Love Your Pet but Not the Cost? How to Reduce the Cost of Raising Your Best Friend

Have you ever taken the time to calculate how much your furry or feathered friends are costing you each month? There is food, vet care, that regular application of flea and tick protection, grooming fees, litter or bedding, and of course toys, treats and equipment such as carriers, cages and the like. Depending on where you live and how eco-friendly or upscale you want to go with food and supplies, expect to pay up to $1,500 for a cat and $2,000 for a dog during the first year. Rabbits, hamsters, birds and fish are somewhat less expensive. Let us take … Continue reading

The Outdoor Challenge: Bats, Frogs, and Quiet Wonder

How are you doing with the outdoor challenge? As the weather becomes more summery in our region, we’re doing quite well. In fact, my daughter fell asleep exhausted tonight because she had been playing outside for almost twelve hours today. It’s yesterday night that I want to talk about, though. Yesterday evening my husband was out. My daughter and I indulged in a ritual that we did frequently last summer. It’s a wonderful way to reconnect with your preschooler in the spring and summer months, even if you work outside the home. I find that working outside the home really … Continue reading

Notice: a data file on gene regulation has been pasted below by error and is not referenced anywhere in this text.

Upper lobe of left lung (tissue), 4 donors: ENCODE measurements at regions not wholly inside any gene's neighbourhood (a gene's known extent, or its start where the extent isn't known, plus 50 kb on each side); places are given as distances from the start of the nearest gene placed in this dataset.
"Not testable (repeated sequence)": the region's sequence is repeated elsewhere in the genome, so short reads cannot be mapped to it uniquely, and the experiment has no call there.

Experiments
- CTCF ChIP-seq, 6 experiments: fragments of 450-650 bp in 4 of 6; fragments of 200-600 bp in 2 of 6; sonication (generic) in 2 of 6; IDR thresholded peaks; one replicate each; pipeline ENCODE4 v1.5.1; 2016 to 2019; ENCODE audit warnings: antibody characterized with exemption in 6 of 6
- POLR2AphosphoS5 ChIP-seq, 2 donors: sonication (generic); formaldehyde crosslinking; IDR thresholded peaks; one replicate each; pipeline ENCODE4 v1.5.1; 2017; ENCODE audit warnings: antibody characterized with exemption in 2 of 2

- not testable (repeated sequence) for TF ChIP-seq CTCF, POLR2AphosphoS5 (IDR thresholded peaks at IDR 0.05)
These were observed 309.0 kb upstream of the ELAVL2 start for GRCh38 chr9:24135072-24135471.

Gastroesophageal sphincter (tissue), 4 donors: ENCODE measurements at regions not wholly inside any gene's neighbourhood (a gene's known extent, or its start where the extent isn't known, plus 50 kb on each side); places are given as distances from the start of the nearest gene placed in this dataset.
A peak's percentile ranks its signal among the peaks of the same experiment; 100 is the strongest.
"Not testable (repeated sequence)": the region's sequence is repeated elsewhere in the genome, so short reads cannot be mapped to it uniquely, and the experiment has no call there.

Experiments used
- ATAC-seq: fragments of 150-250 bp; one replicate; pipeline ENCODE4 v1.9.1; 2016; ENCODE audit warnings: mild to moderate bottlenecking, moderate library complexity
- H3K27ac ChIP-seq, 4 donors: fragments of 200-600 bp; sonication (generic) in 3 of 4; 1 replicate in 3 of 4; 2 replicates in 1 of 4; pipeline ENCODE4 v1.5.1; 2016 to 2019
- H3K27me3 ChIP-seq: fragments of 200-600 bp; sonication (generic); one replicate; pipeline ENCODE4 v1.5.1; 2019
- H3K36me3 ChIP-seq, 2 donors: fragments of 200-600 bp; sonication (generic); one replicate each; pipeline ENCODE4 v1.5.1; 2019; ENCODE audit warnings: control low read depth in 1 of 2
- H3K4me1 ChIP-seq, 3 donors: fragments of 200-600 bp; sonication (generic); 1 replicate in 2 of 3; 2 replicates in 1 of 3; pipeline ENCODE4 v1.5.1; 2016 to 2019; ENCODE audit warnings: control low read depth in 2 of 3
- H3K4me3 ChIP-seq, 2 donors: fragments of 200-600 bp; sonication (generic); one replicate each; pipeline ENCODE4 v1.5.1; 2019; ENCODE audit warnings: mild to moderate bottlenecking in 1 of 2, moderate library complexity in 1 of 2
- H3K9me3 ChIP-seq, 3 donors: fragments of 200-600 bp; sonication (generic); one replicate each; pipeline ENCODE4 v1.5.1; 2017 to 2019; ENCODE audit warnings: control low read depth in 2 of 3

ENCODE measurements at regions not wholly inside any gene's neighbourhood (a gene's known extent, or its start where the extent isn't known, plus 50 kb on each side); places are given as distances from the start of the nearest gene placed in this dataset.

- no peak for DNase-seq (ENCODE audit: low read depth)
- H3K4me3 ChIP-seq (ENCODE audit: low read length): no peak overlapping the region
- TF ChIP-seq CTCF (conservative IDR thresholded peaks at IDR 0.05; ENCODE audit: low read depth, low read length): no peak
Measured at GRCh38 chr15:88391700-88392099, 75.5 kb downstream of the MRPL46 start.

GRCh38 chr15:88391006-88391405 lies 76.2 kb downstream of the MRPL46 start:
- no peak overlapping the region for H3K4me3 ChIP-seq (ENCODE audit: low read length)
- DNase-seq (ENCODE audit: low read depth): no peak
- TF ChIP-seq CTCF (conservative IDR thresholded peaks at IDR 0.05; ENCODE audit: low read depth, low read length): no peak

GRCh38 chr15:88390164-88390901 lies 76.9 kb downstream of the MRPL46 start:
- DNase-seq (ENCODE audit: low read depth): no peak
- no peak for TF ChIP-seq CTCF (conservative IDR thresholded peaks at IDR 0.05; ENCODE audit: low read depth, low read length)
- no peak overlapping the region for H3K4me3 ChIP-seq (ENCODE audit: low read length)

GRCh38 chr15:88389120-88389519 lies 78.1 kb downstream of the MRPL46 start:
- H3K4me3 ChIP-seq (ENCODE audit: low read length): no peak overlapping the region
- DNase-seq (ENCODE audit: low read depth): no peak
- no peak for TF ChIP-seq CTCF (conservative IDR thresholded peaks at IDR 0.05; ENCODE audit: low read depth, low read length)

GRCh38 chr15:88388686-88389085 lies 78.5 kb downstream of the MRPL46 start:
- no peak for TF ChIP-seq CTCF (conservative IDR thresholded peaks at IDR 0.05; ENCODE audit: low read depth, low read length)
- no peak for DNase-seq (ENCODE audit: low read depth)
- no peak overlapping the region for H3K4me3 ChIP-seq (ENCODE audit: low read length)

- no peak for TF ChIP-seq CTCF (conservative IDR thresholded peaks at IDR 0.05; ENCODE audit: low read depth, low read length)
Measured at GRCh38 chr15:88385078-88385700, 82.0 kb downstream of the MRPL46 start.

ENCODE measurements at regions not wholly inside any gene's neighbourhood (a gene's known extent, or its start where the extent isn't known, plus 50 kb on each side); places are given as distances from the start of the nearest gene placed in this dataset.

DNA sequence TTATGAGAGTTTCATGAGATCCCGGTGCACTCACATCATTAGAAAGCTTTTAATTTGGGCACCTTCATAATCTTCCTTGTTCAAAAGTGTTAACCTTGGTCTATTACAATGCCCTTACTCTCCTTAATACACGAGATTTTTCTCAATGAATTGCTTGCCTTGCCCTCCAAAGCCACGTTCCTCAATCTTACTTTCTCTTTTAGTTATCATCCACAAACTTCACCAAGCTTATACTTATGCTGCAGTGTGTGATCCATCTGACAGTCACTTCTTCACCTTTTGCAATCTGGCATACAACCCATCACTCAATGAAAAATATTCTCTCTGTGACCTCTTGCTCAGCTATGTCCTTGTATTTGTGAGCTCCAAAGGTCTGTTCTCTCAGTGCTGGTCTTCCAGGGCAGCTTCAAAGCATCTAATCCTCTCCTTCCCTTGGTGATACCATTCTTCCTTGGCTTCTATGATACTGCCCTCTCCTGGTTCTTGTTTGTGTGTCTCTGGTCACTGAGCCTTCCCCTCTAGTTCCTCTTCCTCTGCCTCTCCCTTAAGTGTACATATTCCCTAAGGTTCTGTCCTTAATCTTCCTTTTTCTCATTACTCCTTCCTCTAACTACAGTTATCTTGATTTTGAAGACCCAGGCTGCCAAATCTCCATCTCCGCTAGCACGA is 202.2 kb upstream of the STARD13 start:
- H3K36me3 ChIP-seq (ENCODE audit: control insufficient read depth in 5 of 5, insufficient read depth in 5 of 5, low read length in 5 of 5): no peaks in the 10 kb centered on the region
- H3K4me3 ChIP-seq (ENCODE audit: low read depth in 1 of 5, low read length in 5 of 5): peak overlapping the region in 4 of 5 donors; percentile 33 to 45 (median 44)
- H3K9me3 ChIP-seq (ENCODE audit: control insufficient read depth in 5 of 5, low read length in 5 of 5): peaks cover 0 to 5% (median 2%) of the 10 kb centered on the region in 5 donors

Swine Flu Vaccine Supply Finally Catches up with Demand

It only took two months, but it seems that the supply of swine flu vaccine here in the United States has finally caught up with the demand. A lot of people have had trouble getting the vaccine so far — you may have heard stories of (or experienced) long lines and canceled flu shot clinics. Still, a lot of high risk people did manage to get a swine flu shot. Now there should be swine flu shots a-plenty… just in time for the virus to start fading away. Experts are seeing the number of new cases go down, but that … Continue reading

Swine Flu: Two Week Rebound?

In the last few days, two of my friends who’ve had swine flu have been talking about a “swine flu rebound”. To make a long story short, it seems that a good number of people who have had swine flu experience a reappearance of symptoms a couple of weeks after they thought they were better. One friend thought it might be linked to folks over-exerting themselves. I can understand that — when I’m sick, I suddenly get the urge to go out and do things and be social… specifically because I know I can’t or shouldn’t be doing those things. … Continue reading

First Swine Flu Case Confirmed in Family Pet

Despite all the worry about swine flu (H1N1) over the last few months, I’ve been confident that four-legged family members were safe from the disease. Until now. Government officials released information on Wednesday, November 11 about a cat from Iowa — thought to be the first confirmed case of swine flu in a feline. The thirteen year old cat exhibited the following symptoms: lethargy, loss of appetite, difficulty breathing. The vet who treated the cat described the symptoms as flu-like. Testing by the U.S. Department of Agriculture and the Iowa State University College of Veterinary Medicine in Ames confirmed that … Continue reading